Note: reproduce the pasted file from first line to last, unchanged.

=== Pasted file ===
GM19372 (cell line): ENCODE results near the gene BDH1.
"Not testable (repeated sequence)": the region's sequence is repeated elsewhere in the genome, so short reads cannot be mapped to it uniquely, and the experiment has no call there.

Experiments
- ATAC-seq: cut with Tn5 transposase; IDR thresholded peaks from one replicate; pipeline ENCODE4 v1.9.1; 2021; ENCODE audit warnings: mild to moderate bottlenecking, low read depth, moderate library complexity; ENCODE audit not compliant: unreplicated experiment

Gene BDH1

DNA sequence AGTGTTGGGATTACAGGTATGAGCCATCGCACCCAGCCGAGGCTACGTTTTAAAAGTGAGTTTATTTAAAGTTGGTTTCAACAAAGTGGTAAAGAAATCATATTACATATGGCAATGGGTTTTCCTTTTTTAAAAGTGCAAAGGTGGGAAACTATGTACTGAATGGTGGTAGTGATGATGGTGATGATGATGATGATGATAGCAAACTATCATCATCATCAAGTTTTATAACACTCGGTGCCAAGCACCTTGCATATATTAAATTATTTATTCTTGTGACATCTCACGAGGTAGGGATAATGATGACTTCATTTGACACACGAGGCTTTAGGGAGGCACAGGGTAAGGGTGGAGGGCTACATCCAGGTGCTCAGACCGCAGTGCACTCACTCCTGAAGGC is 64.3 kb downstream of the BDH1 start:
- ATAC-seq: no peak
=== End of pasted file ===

GM19372 (cell line): ENCODE results near the gene BDH1.
"Not testable (repeated sequence)": the region's sequence is repeated elsewhere in the genome, so short reads cannot be mapped to it uniquely, and the experiment has no call there.

Experiments
- ATAC-seq: cut with Tn5 transposase; IDR thresholded peaks from one replicate; pipeline ENCODE4 v1.9.1; 2021; ENCODE audit warnings: mild to moderate bottlenecking, low read depth, moderate library complexity; ENCODE audit not compliant: unreplicated experiment

Gene BDH1

DNA sequence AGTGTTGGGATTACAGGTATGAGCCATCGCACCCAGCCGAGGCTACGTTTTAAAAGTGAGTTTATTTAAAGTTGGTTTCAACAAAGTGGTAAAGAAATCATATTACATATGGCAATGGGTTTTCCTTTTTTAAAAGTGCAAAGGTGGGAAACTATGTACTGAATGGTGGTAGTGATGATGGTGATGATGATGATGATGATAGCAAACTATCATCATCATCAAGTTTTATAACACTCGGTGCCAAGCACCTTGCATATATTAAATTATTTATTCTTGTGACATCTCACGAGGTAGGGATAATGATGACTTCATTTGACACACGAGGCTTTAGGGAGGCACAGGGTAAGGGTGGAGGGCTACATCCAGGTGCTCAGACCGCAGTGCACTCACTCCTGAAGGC is 64.3 kb downstream of the BDH1 start:
- ATAC-seq: no peak